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Two stories from the Insurance Journal highlight the increasing cost of property coverage in Texas.
Let's start with this projection of the increasing possibility of 100-year rain incidents in the Lone Star State:
Decades of additional weather data have led federal officials to reconsider rainfall totals in Texas that define 100-year weather events and caution that extreme rainstorms will strike the state more frequently.
The National Oceanic and Atmospheric Administration on Sept. 27 released a study finding that in the Houston area, for instance, 100-year estimates increased from 13 inches to 18 inches for a 24-hour period. Rainfall previously classified as 100-year events are now more frequent 25-year events.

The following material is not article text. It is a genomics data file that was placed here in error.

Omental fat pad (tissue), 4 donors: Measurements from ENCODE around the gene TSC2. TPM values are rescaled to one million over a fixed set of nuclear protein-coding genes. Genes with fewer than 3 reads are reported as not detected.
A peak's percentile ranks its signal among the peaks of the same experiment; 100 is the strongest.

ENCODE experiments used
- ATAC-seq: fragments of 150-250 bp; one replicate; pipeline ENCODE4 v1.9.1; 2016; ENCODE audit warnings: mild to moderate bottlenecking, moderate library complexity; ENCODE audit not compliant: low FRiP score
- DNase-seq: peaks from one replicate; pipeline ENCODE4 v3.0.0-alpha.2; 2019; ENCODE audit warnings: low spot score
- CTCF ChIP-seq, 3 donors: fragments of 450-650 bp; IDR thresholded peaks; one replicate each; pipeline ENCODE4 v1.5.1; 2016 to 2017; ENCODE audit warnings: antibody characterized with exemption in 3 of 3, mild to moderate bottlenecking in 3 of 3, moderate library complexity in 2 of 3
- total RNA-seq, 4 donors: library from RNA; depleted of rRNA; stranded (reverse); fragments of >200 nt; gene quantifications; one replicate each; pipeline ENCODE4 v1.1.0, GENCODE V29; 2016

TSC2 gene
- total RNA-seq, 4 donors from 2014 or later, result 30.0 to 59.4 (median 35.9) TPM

Yet, despite the increased cost of property coverage due to higher rain possibility, Texas lawmakers are asking the Texas Department of Insurance to deny a 10% rate increase:
More than 20 state legislators have signed a letter addressed to Texas Insurance Commissioner Kent Sullivan requesting that a 10 percent rate increase filed by the state’s property insurer of last resort for wind and hail along the Texas coast not be approved.
The Texas Windstorm Insurance Association in August filed with the Texas Department of Insurance a 10 percent rate increase for residential and commercial properties that would go into effect next year.
This shouldn't be surprising; no one (including politicians) like rate increases.
This simply highlights that the underlying fundamentals of property coverage are changing, which usually means the increased implementation of risk financing facilities.